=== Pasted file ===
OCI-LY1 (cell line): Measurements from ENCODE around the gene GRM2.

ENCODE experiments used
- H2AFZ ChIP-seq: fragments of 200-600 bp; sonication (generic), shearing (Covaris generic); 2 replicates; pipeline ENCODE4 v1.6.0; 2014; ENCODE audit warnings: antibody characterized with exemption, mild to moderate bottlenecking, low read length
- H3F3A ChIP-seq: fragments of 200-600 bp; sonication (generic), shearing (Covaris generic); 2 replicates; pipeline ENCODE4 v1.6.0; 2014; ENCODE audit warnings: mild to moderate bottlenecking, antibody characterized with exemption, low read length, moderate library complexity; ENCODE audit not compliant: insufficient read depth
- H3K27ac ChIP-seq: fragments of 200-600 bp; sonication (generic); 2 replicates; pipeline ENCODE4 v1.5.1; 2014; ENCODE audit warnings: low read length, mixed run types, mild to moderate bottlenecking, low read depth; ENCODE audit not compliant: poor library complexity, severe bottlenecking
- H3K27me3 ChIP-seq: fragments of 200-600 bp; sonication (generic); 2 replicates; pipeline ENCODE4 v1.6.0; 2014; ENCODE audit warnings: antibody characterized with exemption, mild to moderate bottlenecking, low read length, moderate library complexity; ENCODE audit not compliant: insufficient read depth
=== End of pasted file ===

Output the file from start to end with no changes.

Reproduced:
OCI-LY1 (cell line): Measurements from ENCODE around the gene GRM2.

ENCODE experiments used
- H2AFZ ChIP-seq: fragments of 200-600 bp; sonication (generic), shearing (Covaris generic); 2 replicates; pipeline ENCODE4 v1.6.0; 2014; ENCODE audit warnings: antibody characterized with exemption, mild to moderate bottlenecking, low read length
- H3F3A ChIP-seq: fragments of 200-600 bp; sonication (generic), shearing (Covaris generic); 2 replicates; pipeline ENCODE4 v1.6.0; 2014; ENCODE audit warnings: mild to moderate bottlenecking, antibody characterized with exemption, low read length, moderate library complexity; ENCODE audit not compliant: insufficient read depth
- H3K27ac ChIP-seq: fragments of 200-600 bp; sonication (generic); 2 replicates; pipeline ENCODE4 v1.5.1; 2014; ENCODE audit warnings: low read length, mixed run types, mild to moderate bottlenecking, low read depth; ENCODE audit not compliant: poor library complexity, severe bottlenecking
- H3K27me3 ChIP-seq: fragments of 200-600 bp; sonication (generic); 2 replicates; pipeline ENCODE4 v1.6.0; 2014; ENCODE audit warnings: antibody characterized with exemption, mild to moderate bottlenecking, low read length, moderate library complexity; ENCODE audit not compliant: insufficient read depth